Owners of heavy-duty trucks, such as Class 8 dump trucks, concrete mixers and tractor trailers, report increasing quality problems due to the latest round of clean-diesel regulations, according to a study from J.D. Power and Associates released late last month.
Trucks that are one year old decreased in quality from the previous model year, says J.D. Power, which, like ENR, is a unit of the McGraw-Hill Cos. Problems rose 9% and are mostly related to engine and fuel components designed to reduce tailpipe emissions under U.S. Environmental Protection Agency rules.
"Following the revised EPA regulations in 2007, there was an increase in problems and a decline in customer satisfaction, and we anticipated the same thing would happen with the introduction of 2010 EPA-compliant engines," says Brent Gruber, director of J.D. Power's commercial vehicle practice. "The new, more complex engines are resulting in more problems and downtime."
Thad Pirtle, vice president and equipment manager for Evansville, Ind.-based contractor Traylor Bros., says the company has had little experience so far with the new trucks. However, he anticipates problems arising from incoming off-highway diesel equipment, such as bulldozers, cranes and loaders, that are now incorporating similar emissions devices, such as exhaust-gas recirculation (EGR), diesel-particulate filters (DPFs) and selective-catalytic-reduction (SCR) systems.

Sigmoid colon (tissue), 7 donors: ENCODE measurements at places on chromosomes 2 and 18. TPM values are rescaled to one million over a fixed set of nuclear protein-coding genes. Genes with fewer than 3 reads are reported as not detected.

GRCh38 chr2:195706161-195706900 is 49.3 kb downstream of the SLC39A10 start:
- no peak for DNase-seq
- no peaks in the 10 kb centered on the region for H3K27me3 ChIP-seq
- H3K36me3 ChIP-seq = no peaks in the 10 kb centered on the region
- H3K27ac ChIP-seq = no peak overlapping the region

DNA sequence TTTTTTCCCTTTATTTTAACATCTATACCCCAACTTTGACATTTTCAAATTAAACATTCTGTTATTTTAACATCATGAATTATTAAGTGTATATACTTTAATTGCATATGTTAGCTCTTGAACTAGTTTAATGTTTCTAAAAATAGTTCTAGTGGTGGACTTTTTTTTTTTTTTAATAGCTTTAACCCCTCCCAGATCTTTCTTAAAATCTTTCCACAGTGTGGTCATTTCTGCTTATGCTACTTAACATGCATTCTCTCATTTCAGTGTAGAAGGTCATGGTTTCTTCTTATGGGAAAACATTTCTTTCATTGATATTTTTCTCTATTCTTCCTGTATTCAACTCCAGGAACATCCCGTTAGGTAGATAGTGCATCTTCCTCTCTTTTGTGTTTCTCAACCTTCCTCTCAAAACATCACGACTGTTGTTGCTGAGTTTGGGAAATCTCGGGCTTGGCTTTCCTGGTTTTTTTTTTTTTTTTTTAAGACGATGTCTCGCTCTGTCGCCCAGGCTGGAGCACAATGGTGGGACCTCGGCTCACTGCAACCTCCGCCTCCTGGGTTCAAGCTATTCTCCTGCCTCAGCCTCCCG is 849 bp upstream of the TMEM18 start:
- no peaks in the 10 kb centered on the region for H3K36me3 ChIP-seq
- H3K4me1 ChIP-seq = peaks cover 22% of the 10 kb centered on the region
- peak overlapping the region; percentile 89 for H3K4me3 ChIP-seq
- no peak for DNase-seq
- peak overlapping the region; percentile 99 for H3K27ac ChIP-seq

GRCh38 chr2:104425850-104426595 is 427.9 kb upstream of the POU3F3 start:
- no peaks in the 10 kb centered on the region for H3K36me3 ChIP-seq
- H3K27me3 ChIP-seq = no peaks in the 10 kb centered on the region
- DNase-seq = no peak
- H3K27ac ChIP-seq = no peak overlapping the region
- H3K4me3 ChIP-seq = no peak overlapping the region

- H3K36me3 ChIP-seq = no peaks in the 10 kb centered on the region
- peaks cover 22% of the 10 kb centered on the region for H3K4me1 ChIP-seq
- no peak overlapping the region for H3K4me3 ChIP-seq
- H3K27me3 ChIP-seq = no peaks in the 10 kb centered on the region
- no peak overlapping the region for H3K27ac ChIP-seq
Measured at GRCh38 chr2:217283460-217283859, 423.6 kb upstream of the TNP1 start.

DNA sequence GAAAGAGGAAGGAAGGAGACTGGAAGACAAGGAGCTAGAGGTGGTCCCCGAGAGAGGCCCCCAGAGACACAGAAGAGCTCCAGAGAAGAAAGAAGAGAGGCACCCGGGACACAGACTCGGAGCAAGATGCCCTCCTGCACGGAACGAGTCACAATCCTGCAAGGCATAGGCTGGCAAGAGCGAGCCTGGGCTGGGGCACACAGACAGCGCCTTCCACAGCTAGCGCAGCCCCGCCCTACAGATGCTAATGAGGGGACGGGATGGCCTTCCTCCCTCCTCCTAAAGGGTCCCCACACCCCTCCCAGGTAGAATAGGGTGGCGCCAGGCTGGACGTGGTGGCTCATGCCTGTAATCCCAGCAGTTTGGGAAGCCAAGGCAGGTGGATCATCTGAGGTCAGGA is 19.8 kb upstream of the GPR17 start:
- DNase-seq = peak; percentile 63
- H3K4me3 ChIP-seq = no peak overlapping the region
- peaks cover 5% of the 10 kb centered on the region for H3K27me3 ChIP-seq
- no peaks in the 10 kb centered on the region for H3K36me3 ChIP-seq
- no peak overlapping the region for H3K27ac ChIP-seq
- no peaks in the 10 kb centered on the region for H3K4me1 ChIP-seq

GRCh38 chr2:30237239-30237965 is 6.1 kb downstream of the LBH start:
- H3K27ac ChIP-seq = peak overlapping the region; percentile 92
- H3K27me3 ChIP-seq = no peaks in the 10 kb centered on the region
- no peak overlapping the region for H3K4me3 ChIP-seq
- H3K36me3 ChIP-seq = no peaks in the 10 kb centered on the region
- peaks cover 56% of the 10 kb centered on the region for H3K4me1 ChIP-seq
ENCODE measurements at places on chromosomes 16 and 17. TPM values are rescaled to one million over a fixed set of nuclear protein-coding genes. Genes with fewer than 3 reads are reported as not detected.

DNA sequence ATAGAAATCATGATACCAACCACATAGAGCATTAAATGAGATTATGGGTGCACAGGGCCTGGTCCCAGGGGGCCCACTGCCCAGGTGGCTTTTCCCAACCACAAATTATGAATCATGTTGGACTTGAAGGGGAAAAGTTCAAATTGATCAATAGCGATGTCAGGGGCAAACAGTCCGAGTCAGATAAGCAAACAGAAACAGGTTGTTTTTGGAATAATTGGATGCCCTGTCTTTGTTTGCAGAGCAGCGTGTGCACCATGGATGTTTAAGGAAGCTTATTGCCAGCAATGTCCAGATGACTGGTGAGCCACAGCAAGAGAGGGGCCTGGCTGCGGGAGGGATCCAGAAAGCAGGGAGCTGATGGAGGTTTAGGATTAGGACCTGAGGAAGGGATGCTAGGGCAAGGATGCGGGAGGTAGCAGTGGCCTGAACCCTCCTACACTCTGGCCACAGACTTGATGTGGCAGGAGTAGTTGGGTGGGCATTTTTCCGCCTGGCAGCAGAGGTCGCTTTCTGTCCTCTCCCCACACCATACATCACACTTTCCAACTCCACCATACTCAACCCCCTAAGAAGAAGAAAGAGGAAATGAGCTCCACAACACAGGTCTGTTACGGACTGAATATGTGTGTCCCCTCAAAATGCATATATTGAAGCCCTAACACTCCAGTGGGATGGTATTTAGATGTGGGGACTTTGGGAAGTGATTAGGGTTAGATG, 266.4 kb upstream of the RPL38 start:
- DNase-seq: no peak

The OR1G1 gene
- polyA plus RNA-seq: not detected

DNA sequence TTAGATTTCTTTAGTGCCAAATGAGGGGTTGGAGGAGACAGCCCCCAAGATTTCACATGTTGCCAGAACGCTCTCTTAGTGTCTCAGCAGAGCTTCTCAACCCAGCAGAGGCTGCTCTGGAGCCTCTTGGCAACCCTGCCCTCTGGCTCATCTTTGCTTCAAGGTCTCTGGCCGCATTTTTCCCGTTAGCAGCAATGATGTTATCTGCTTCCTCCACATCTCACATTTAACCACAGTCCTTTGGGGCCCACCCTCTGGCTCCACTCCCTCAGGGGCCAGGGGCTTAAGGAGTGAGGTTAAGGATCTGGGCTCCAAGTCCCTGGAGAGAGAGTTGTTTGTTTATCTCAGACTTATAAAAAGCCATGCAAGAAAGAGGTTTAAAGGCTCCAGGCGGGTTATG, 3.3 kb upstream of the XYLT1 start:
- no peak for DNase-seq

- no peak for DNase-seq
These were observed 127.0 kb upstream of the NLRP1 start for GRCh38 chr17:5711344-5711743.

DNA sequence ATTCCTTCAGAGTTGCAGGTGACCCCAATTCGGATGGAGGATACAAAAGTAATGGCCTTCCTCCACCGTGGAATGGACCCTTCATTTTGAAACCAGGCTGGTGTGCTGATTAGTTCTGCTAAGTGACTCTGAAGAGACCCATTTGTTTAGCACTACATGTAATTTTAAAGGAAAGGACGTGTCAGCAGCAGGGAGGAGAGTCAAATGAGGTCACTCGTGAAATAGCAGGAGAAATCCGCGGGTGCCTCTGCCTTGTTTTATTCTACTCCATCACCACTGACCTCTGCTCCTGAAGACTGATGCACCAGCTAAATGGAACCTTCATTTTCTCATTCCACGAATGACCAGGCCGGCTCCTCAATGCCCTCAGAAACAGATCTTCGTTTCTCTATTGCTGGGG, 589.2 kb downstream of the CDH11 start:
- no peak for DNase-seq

"We're not looking forward to it at all," he says. "We are bidding on a job right now, and just the DPFs alone are over $31,000 for each engine."
In an effort to avoid headaches associated with the new clean diesels, fleet owners are switching to gasoline power or other fuels when available, especially for smaller trucks. "We don't do diesel anymore," says Pirtle, referring to Traylor's fleet of Ford F-550 mechanics' trucks that it deploys to construction projects. "The loss of power is a lesser evil than having to mess with the DPFs and the urea. We can get by."
European truck makers in the Class 8 segment show improved quality over their American counterparts, notes the J.D. Power report. Regulations in Europe for the latest clean diesels went into effect in 2008, two years ahead of U.S. mandates. Manufacturers in Europe "have the advantage of applying technology proven in Europe in U.S. models," the study explains. Overall, U.S. truck brands experience 22% more engine and fuel problems than do European brands, the study finds.
Freightliner, a brand of Germany-based Daimler Group, earned the highest scores in satisfaction for both the vocational and on-highway segments. Volvo ranked second in the on-highway segment, and International ranked second in the vocational segment. Peterbilt ranked third in both categories. Kenworth ranked highest in dealer service.
Vocational truck owners experience an average of 2.2 unscheduled maintenance procedures per year, resulting in an average of seven days of downtime, the study adds.